This demountable occasional table was produced by English trained carpenter George Stevenson Liggins (1874-1907) shortly after his arrival in Melbourne, Australia around 1902.
In the manner of a ‘sampler’, the upper and lower table tops display medallions with individual geometric motifs of small and delicate, shallow-cut designs between sweeping curved lines. Having been passed down through the Liggins family, it is unclear if the table had been crafted for family use or trade purposes. It may have been a means to display workmanship and available design options to prospective clients.
Chip-carving comprises geometric patterns incised into timber surfaces in low relief, by means of chisels, gouges and parting tools. Originally a popular woodcarving technique in 17th century Northern Europe, late 19th and early 20th century examples are commonly represented by small decorative objects such as picture frames, panels in pieces of furniture and small boxes produced from softwood timbers such as pine and cedar.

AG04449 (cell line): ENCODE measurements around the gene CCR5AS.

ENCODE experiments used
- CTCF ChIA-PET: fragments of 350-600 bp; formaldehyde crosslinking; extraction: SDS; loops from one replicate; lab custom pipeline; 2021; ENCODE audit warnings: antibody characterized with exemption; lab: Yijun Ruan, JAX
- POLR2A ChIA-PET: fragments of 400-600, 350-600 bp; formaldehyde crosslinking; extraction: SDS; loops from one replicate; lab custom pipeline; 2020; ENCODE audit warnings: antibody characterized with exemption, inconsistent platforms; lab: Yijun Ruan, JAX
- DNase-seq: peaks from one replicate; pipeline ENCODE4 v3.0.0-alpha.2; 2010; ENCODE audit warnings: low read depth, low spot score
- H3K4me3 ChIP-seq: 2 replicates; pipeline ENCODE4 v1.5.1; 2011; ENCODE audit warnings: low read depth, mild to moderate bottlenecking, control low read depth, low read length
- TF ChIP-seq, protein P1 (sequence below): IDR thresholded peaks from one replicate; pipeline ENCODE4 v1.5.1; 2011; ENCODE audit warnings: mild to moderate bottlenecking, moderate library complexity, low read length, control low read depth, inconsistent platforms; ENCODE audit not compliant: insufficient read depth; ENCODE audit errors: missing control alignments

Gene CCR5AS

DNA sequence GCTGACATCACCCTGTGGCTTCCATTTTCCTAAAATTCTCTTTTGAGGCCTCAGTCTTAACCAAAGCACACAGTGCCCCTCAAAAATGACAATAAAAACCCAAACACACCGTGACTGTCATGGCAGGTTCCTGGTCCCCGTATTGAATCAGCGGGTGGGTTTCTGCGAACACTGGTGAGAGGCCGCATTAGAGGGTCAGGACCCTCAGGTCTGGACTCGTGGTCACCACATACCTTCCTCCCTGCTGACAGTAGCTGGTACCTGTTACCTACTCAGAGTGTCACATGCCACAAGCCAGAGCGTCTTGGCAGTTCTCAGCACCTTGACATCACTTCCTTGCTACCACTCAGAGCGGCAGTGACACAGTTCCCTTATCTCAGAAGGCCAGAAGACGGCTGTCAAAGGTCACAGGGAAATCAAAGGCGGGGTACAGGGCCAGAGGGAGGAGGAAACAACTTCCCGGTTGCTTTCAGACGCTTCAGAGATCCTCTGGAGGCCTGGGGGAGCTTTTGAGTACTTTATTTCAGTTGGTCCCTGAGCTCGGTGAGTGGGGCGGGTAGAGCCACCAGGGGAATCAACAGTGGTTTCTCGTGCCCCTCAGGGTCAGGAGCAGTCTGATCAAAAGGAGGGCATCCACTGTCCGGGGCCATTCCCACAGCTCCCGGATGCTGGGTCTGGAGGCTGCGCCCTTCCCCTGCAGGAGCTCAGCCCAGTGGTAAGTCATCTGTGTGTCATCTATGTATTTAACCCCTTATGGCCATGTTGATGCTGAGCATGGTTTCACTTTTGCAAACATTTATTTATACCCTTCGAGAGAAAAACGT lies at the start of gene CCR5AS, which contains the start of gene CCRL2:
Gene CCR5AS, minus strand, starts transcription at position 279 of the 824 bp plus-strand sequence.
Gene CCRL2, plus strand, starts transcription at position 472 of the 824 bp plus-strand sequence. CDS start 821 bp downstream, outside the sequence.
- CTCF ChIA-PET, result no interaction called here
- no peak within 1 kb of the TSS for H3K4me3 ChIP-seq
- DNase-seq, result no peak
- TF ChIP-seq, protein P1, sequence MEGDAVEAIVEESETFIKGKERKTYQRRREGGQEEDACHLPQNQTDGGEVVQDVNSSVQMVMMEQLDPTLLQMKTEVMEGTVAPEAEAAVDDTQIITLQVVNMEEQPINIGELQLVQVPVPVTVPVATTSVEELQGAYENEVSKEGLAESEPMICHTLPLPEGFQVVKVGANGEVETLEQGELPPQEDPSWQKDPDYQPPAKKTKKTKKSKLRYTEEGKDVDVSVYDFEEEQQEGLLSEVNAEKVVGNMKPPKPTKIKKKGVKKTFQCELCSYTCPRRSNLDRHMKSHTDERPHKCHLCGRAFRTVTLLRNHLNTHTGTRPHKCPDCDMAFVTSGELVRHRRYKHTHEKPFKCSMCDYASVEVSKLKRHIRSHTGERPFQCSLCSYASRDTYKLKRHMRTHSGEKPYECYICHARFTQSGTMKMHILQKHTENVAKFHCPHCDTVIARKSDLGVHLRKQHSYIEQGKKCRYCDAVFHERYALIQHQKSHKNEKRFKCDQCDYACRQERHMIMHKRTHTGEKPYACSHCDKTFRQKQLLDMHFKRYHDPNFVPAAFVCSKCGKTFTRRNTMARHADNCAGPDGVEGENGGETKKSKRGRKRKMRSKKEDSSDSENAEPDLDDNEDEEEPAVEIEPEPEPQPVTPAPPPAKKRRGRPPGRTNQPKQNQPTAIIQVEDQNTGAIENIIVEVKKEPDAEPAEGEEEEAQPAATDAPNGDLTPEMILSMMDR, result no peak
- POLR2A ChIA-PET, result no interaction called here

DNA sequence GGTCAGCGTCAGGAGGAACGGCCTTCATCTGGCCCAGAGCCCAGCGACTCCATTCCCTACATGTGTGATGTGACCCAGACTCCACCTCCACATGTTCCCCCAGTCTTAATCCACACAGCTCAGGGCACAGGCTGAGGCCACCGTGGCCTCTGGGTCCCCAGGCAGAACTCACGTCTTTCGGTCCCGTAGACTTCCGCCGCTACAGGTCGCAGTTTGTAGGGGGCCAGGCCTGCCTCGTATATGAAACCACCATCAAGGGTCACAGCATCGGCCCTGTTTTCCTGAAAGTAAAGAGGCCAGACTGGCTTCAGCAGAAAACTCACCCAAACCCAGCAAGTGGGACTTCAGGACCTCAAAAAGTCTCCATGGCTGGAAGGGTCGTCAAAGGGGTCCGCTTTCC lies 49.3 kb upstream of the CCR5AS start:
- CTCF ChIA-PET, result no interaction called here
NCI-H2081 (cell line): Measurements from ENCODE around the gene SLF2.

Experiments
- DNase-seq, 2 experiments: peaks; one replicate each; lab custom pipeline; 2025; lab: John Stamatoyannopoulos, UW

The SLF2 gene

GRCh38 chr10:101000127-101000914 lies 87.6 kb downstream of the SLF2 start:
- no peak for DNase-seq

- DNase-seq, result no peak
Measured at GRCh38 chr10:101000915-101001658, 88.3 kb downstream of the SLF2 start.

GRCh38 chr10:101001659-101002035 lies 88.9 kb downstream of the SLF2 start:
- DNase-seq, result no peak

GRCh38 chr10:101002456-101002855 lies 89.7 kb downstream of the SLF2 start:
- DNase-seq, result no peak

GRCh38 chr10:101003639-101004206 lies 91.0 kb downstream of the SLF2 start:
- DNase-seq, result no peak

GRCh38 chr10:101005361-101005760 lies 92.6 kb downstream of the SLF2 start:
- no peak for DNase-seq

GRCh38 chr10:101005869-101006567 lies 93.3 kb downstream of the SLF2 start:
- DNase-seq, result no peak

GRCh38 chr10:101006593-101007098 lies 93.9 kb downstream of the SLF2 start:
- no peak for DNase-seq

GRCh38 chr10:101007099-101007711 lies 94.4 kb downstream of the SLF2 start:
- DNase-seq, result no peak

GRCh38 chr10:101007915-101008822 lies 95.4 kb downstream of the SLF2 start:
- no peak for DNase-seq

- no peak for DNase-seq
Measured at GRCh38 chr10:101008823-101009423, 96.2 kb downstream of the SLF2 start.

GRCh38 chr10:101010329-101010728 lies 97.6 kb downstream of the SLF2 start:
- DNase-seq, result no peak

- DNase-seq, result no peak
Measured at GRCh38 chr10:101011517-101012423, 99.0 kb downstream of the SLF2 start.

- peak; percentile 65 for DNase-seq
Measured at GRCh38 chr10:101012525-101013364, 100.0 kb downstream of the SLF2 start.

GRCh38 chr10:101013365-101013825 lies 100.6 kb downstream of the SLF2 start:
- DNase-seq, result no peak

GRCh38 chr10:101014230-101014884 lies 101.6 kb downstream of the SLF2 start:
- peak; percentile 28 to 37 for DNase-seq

The [Australian] Arts and Crafts Magazine (1895-1898) promoted the idea of a system of Australian arts education in Australia and the Brisbane Technical College (est. 1894) initiated courses in Chip-carving for working artisans. By 1900 these classes were taught by tradesmen, to provide for apprentice craftsmen, aiding in the integration of the Arts and Crafts Movement with Australian manufacturing industries.
Chip-carving became a fashionable hobby for the middle classes in Australia, particularly amongst women, during the Arts and Crafts Movement (1880s-1930s). As an addition to the many handcrafts used by women to decorate interiors, chip carving was suited to the home environment as it was inexpensive, required few tools and created little mess.
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